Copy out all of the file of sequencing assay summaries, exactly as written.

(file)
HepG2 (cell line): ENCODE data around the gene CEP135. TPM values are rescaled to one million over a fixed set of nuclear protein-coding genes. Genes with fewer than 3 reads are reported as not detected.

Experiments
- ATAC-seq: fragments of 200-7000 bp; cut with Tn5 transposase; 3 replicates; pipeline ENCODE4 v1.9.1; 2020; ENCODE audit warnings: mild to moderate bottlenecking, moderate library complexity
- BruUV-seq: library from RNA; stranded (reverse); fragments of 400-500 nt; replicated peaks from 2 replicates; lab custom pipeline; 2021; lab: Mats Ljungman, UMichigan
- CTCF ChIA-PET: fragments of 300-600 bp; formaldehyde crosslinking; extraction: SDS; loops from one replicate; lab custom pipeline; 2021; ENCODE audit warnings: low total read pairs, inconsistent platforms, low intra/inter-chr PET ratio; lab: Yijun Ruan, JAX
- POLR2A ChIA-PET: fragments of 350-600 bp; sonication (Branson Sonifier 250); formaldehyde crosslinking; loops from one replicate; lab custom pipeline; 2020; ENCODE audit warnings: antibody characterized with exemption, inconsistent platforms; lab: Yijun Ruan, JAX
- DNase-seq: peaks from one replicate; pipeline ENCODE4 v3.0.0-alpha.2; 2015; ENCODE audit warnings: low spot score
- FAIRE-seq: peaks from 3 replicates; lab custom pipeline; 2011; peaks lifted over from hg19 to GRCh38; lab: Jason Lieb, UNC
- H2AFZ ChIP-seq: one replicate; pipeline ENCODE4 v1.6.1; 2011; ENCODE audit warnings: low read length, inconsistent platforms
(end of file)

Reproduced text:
HepG2 (cell line): ENCODE data around the gene CEP135. TPM values are rescaled to one million over a fixed set of nuclear protein-coding genes. Genes with fewer than 3 reads are reported as not detected.

Experiments
- ATAC-seq: fragments of 200-7000 bp; cut with Tn5 transposase; 3 replicates; pipeline ENCODE4 v1.9.1; 2020; ENCODE audit warnings: mild to moderate bottlenecking, moderate library complexity
- BruUV-seq: library from RNA; stranded (reverse); fragments of 400-500 nt; replicated peaks from 2 replicates; lab custom pipeline; 2021; lab: Mats Ljungman, UMichigan
- CTCF ChIA-PET: fragments of 300-600 bp; formaldehyde crosslinking; extraction: SDS; loops from one replicate; lab custom pipeline; 2021; ENCODE audit warnings: low total read pairs, inconsistent platforms, low intra/inter-chr PET ratio; lab: Yijun Ruan, JAX
- POLR2A ChIA-PET: fragments of 350-600 bp; sonication (Branson Sonifier 250); formaldehyde crosslinking; loops from one replicate; lab custom pipeline; 2020; ENCODE audit warnings: antibody characterized with exemption, inconsistent platforms; lab: Yijun Ruan, JAX
- DNase-seq: peaks from one replicate; pipeline ENCODE4 v3.0.0-alpha.2; 2015; ENCODE audit warnings: low spot score
- FAIRE-seq: peaks from 3 replicates; lab custom pipeline; 2011; peaks lifted over from hg19 to GRCh38; lab: Jason Lieb, UNC
- H2AFZ ChIP-seq: one replicate; pipeline ENCODE4 v1.6.1; 2011; ENCODE audit warnings: low read length, inconsistent platforms